37. Dhruva A, Dodd M, Paul SM, et al. Trajectories of fatigue in patients with breast cancer before, during, and after radiation therapy. Cancer Nurs. 2010;33(3):201–212.
38. Miaskowski C, Paul SM, Cooper BA, et al. Predictors of the trajectories of self-reported sleep disturbance in men with prostate cancer during and following radiation therapy. Sleep. 2011;34(2):171–179.
39. Zhu L, Ranchor AV, van der Lee M, et al. Co-morbidity of depression, anxiety and fatigue in cancer patients receiving psychological care. Psychooncology. 2017;26(4):444–451.
40. Ancoli-Israel S, Liu L, Rissling M, et al. Sleep, fatigue, depression, and circadian activity rhythms in women with breast cancer before and after treatment: a 1-year longitudinal study. Support Care Cancer. 2014;22(9):2535–2545.
41. Berger AM, Kuhn BR, Farr LA, et al. Behavioral therapy intervention trial to improve sleep quality and cancer-related fatigue. Psychooncology. 2009;18(6):634–646.
42. Visovatti MA, Reuter-Lorenz PA, Chang AE, Northouse L, Cimprich B. Assessment of cognitive impairment and complaints in individuals with colorectal cancer. Oncol Nurs Forum. 2016;43(2):169–178.
43. Henneghan A. Modifiable factors and cognitive dysfunction in breast cancer survivors: a mixed-method systematic review. Support Care Cancer. 2016;24(1):481–497.
44. Bower JE, Ganz PA. Symptoms: fatigue and cognitive dysfunction. Adv Exp Med Biol. 2015;862:53–75.
45. Lerdal A. A theoretical extension of the concept of energy through an empirical study. Scand J Caring Sci. 2002;16(2):197–206.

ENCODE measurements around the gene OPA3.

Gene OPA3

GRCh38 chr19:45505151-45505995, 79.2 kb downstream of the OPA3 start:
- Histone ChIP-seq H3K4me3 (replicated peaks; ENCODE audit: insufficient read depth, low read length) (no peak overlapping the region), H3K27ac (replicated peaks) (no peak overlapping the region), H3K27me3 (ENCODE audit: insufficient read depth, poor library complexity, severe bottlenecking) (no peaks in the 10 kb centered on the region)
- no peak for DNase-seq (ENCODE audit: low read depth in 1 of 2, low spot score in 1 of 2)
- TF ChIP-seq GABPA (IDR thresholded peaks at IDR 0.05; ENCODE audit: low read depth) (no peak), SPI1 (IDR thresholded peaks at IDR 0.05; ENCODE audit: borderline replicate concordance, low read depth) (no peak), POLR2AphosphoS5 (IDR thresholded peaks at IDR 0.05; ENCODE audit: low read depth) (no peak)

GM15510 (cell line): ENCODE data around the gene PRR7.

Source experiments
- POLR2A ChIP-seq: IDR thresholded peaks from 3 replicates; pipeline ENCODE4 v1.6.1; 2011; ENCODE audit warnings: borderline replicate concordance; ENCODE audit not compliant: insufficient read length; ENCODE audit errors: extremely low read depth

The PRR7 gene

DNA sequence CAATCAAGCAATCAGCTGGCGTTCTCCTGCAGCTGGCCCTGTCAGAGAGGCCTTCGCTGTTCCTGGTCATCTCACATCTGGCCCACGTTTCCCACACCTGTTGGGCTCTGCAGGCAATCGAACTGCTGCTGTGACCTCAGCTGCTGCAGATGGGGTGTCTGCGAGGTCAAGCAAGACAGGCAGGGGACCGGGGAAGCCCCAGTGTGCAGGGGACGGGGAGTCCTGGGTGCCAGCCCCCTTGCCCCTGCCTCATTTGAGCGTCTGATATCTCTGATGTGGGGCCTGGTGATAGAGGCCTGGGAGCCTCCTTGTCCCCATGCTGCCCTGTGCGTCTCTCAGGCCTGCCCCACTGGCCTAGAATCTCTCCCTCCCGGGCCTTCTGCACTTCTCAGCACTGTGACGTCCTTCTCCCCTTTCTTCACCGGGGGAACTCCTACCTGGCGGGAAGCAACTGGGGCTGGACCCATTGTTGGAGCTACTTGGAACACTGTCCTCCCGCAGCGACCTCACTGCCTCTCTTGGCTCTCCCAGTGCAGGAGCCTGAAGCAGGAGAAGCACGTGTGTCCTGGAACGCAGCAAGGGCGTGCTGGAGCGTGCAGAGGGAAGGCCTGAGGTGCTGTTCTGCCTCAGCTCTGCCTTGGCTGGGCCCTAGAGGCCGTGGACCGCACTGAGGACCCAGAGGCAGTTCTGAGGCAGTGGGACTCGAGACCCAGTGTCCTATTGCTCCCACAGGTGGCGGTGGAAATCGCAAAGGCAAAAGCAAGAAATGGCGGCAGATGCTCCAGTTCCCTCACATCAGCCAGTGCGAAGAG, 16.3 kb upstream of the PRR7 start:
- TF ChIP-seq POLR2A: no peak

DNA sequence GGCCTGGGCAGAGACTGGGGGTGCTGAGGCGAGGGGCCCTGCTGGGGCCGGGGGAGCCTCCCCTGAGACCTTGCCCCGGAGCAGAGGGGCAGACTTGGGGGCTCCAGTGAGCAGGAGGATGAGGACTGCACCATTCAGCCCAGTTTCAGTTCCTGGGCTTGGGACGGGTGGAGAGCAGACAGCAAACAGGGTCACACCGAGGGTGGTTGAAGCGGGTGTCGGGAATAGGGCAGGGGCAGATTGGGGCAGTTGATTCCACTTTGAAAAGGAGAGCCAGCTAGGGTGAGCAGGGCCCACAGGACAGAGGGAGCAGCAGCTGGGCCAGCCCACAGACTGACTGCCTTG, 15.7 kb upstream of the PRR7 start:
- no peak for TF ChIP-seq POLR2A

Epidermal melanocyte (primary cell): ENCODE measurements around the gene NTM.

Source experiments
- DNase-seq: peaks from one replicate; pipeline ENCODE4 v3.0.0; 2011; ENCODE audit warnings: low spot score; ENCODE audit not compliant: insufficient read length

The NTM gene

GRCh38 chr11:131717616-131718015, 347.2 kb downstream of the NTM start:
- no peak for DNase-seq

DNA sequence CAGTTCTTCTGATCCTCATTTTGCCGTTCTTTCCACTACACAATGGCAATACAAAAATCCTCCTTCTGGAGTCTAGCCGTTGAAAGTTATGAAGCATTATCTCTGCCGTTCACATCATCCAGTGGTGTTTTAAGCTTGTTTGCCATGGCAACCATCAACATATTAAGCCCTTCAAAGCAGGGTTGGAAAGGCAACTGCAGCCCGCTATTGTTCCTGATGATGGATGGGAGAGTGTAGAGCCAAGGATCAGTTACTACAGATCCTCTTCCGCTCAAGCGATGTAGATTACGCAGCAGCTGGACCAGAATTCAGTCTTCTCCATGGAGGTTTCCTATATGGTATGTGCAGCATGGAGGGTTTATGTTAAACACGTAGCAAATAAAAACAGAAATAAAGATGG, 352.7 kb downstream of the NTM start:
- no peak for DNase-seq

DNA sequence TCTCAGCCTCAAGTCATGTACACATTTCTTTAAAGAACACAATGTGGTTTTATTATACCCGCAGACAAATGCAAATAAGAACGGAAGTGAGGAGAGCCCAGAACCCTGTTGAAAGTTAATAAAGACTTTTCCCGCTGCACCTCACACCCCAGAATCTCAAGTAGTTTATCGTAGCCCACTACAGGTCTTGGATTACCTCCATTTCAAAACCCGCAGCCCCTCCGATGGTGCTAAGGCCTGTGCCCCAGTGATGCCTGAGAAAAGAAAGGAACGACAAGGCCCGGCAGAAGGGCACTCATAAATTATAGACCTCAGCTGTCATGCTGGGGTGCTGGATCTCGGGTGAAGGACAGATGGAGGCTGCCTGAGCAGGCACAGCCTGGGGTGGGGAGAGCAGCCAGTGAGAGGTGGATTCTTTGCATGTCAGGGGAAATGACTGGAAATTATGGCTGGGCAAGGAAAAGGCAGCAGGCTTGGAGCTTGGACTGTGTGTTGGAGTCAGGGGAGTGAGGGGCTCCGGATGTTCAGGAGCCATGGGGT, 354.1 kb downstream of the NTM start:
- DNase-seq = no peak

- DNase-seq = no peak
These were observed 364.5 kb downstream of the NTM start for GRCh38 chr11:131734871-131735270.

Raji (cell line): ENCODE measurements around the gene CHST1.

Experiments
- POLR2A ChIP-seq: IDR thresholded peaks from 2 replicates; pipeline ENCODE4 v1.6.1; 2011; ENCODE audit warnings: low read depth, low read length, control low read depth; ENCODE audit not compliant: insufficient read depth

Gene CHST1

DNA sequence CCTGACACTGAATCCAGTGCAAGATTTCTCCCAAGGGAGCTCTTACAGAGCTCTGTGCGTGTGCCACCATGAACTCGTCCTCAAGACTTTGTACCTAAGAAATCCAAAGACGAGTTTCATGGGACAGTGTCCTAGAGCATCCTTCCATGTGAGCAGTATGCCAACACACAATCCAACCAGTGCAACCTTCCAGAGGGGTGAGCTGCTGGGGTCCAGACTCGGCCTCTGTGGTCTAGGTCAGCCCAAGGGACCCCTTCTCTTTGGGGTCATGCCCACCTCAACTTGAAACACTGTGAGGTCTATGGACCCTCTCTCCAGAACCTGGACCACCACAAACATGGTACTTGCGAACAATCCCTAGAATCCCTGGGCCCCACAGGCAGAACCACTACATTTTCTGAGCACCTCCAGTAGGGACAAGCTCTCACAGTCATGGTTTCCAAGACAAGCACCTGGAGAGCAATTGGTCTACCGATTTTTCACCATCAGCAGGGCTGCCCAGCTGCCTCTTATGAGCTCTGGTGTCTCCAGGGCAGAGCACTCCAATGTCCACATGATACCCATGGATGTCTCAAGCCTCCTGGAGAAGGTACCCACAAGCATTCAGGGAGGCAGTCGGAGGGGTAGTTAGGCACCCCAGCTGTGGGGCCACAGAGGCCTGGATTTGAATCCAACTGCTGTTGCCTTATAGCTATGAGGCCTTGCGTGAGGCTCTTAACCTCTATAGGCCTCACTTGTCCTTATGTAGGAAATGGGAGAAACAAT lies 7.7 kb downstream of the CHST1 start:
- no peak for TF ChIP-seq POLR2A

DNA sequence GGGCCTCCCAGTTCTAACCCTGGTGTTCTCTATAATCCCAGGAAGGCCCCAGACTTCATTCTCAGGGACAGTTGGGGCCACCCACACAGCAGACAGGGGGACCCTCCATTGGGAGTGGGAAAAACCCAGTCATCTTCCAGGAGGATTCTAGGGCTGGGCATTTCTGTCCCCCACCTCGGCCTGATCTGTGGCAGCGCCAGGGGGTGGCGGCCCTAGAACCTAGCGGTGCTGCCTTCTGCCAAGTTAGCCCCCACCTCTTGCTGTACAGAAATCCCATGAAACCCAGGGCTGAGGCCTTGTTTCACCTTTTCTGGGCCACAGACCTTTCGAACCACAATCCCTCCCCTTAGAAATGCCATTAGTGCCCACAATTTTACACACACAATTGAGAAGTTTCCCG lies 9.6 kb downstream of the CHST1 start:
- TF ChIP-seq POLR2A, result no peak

46. Aouizerat BE, Dhruva A, Paul SM, Cooper BA, Kober KM, Miaskowski C. Phenotypic and molecular evidence suggests that decrements in morning and evening energy are distinct but related symptoms. J Pain Symptom Manage. 2015;50(5):599.e3–614.e3.
47. Abid H, Kober KM, Smoot B, et al. Common and distinct characteristics associated with trajectories of morning and evening energy in oncology patients receiving chemotherapy. J Pain Symptom Manage. 2017;53(5):887.e2–900.e2.
48. Eshragh J, Dhruva A, Paul SM, et al. Associations between neurotransmitter genes and fatigue and energy levels in women after breast cancer surgery. J Pain Symptom Manage. 2017;53(1):67.e7–84.e7.
49. Cleeland CS, Zhao F, Chang VT, et al. The symptom burden of cancer: evidence for a core set of cancer-related and treatment-related symptoms from the Eastern Cooperative Oncology Group Symptom Outcomes and Practice Patterns study. Cancer. 2013;119(24):4333–4340.
50. Kim HJ, Malone PS, Barsevick AM. Subgroups of cancer patients with unique pain and fatigue experiences during chemotherapy. J Pain Symptom Manage. 2014;48(4):558–568.
Keywords:

Chemotherapy; Diurnal variations; Latent class analysis; Morning fatigue; Symptom profiles

Copyright © 2018 Wolters Kluwer Health, Inc. All rights reserved.